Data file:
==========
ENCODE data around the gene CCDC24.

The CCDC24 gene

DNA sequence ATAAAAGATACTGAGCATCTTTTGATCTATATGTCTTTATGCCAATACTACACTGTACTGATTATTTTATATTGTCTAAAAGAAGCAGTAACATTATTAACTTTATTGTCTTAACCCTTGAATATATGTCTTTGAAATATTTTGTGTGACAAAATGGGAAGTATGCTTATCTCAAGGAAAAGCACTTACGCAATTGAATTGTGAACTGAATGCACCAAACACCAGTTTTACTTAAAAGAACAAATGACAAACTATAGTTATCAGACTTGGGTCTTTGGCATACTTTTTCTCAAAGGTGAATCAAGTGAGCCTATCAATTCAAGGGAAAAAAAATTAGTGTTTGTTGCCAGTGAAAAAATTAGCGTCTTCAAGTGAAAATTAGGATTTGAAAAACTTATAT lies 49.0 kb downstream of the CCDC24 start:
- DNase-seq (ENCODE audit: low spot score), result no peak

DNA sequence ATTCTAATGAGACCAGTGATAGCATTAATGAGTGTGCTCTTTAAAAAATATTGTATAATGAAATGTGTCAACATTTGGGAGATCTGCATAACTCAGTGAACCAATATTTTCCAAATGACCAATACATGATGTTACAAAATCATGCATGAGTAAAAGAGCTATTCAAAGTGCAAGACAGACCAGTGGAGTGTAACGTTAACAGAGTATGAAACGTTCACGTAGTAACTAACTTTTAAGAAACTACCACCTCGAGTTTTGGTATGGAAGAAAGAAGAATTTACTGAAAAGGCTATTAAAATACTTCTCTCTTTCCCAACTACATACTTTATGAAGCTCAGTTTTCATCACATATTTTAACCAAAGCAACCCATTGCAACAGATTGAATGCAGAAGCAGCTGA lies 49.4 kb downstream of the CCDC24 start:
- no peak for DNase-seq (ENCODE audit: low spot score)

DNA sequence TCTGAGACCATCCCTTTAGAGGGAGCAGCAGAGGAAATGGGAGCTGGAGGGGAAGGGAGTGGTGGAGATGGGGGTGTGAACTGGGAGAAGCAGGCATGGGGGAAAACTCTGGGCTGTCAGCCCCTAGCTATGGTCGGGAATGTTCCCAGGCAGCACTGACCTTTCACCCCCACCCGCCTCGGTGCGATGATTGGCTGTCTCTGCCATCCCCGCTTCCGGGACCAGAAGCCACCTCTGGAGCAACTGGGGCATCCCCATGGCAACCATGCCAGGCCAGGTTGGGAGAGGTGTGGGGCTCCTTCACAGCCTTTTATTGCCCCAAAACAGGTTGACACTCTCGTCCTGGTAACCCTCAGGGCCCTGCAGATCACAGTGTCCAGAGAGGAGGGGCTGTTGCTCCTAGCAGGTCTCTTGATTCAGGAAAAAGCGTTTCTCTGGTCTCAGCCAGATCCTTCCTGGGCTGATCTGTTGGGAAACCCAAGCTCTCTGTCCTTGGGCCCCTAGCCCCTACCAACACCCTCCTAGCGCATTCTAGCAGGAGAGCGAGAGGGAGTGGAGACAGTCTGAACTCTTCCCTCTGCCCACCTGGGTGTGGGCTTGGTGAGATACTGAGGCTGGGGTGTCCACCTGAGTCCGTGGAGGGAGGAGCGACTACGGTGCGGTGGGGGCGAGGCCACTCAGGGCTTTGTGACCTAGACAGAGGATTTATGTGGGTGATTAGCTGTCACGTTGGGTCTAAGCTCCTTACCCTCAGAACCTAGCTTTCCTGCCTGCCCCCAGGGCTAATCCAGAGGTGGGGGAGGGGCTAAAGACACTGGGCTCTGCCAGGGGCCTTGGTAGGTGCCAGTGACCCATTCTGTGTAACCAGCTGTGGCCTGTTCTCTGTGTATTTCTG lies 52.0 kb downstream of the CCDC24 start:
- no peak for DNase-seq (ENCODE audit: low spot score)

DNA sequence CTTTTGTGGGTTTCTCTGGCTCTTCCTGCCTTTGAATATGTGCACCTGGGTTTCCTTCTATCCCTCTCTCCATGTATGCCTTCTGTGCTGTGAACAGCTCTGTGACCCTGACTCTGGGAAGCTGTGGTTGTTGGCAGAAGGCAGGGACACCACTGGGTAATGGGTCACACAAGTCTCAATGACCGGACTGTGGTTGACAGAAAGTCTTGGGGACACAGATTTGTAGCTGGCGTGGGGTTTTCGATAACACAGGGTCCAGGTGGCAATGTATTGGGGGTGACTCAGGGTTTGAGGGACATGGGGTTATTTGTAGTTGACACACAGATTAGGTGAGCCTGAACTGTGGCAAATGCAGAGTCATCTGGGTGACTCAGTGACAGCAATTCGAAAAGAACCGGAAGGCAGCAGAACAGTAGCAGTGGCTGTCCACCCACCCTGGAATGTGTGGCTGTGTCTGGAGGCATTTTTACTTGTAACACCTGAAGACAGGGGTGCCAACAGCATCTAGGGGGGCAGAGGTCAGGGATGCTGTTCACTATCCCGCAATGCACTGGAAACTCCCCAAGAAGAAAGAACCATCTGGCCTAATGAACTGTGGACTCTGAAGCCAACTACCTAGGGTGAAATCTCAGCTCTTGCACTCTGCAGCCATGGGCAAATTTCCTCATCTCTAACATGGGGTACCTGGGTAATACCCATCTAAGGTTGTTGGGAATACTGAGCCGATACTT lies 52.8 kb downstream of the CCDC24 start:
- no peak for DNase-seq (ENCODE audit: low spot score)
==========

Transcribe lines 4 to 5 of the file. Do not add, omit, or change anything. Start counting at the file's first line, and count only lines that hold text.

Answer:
- DNase-seq (ENCODE audit: low spot score), result no peak

DNA sequence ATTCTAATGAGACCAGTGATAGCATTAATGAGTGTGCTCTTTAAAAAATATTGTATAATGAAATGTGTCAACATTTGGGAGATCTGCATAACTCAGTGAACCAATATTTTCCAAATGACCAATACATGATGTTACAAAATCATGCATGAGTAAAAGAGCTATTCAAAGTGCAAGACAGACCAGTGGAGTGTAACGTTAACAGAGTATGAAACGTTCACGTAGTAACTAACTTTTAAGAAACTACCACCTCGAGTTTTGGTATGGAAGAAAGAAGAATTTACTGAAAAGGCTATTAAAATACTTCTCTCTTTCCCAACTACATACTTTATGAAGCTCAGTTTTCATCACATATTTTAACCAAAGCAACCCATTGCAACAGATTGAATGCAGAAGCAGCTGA lies 49.4 kb downstream of the CCDC24 start: